UW Police

Domestic and Relationship Violence

Domestic/Relationship Violence

No one should be abused. You deserve to be in a relationship where you and your children feel safe. If you are in an abusive relationship, or think you might be, there are people at the University of Washington and in the community who can help.

Domestic violence and relationship violence are different terms used to describe the same experience. Both refer to a pattern of behavior in which one person attempts to control another through threats or use of physical, sexual, verbal and/or psychological abuse.

Controlling, abusive behavior can occur between people of all races, ages, sexual orientations, religions and genders. It can occur between people of all socioeconomic backgrounds and education levels. It happens between people who are married, dating, divorced, living together and broken up.

On Campus…

  • The UWPD Victim Advocate is available to assist University of Washington students, faculty and staff (206.543.9337) experiencing domestic violence or relationship abuse. The Advocate can help with:
    • locating resources, both on and off campus, for a variety of needs including counseling and health services, civil legal assistance and housing.
    • obtaining a protection order and related assistance, such as transportation to court, help in filing the paperwork and preparation for hearings.
    • filing for Crime Victim’s Compensation and other forms of restitution.
    • planning for future safety.
  • Faculty and staff are also encouraged to review the UW Policy & Procedure on Violence in the Workplace.
  • Students who have concerns about relationship violence can contact the Health & Wellness Student Advocate (formerly known as SARIS) at hwadvoc@uw.edu. The Health and Wellness Student Advocate is a safe starting point for students affected by sexual assault, relationship violence or stalking.
  • CareLink—Faculty and Staff Assistance Program – 866.598.3978
  • Q Center – 206.897.1430
  • SafeCampus – Report threats and seek advice:
    • Seattle: 206.685.SAFE (206.685.7233)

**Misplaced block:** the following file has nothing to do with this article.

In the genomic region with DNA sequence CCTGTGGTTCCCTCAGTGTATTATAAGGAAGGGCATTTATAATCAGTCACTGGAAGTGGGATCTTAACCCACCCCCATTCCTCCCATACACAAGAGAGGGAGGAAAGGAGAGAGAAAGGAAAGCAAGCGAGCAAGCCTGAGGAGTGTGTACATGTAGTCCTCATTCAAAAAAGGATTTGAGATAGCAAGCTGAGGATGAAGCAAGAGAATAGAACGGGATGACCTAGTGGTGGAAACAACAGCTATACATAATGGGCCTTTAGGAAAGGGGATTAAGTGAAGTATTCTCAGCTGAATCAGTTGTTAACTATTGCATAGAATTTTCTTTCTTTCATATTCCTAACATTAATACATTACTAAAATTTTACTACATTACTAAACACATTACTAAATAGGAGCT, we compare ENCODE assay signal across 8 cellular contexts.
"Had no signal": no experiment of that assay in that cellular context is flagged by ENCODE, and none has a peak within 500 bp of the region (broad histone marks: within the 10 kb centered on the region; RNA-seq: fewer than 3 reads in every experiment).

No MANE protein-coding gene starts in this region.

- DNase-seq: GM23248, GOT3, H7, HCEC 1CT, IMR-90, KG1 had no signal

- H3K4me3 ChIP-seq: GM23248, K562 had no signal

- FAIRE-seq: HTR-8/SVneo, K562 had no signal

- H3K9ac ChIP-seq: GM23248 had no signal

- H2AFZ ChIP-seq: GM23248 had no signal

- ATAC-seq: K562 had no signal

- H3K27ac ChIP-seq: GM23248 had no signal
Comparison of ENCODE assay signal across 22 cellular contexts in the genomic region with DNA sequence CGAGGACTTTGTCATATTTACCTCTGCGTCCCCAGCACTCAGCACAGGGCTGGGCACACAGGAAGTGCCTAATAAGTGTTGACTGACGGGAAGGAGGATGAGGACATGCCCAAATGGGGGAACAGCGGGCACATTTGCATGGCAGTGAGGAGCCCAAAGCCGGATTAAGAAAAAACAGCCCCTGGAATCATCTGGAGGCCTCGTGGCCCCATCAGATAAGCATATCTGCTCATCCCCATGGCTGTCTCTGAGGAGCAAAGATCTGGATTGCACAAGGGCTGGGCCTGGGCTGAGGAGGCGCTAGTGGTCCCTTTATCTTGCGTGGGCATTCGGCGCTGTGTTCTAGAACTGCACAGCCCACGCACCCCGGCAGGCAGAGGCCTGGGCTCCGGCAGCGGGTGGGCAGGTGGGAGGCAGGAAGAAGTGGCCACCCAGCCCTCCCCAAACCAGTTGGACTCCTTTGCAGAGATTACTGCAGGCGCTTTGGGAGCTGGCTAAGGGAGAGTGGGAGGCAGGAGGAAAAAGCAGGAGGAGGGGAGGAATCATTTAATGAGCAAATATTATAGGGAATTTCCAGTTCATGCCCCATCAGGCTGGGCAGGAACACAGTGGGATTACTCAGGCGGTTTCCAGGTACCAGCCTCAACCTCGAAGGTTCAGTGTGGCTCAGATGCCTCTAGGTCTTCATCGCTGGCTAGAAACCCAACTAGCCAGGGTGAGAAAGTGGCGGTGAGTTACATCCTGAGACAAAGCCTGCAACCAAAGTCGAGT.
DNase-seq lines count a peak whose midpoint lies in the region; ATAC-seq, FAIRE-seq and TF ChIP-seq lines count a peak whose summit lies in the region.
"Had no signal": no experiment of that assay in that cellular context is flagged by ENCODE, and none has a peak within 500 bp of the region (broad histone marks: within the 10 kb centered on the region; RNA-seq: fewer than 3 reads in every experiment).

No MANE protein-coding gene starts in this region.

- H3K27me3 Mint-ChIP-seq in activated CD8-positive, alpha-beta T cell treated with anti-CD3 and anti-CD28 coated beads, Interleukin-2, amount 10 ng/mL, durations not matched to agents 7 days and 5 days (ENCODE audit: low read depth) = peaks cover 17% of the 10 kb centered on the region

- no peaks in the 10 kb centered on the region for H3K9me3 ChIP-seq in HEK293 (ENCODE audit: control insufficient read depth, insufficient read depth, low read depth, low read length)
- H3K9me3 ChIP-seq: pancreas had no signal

• Bothell: 425.352.SAFE (425.352.7233)
    • Tacoma: 253.692.SAFE (253.692.7233)

Off Campus…

Protective Court Orders

Sometimes people who don’t feel safe because of another person’s behavior choose to petition the court for a protective order. A protective order requires a person to refrain from:

  • coming near you, your home, place of work or other places you frequent such as a place of worship or gym.
  • contacting you via phone, text message, in person or over email.
  • having a third party contact you on his/her behalf.

The following is information on court orders that are available in Washington State. Getting a protection order, or deciding which kind to get, can be a confusing process. The UWPD Victim Advocate is happy to help. Contact her at 206-543-9337.

King County Coalition Against Domestic Violence

The UWPD is proud to be a member of the King County Coalition Against Domestic Violence.

The mission of the King County Coalition Against Domestic Violence (KCCADV) is to end domestic violence by facilitating collective action for social change. In county-wide public policy and education efforts, the Coalition provides leadership on behalf of community-based victim service agencies and their allies. The Coalition strives to represent the diverse interests of victims and survivors of domestic violence.

Address Confidentiality Program

The Washington State Address Confidentiality Program (ACP) helps victims of stalking, sexual assault, trafficking and/or domestic violence by providing an alternate mailing address to use in place of a residential address. Participants in the program may legally use the ACP substitute address when working with state and local agencies. ACP staff will then forward mail to the actual residential address. State and local government agencies are required to accept the ACP substitute address. Private companies, though, do not have to accept the ACP address.

The second part of the program offers confidentiality for two normally public records: voter registration and marriage records.

For more information, go to the Technology Safety

Sometimes technology is used as a weapon in abusive relationships. This type of cyberstalking may include monitoring e-mails, harassment via social media or threatening to post personal pictures or videos without permission. The UWPD Victim Advocate can help discuss reporting options and technology safety at 206.543.9337.

For more information about technology safety, see the resources below: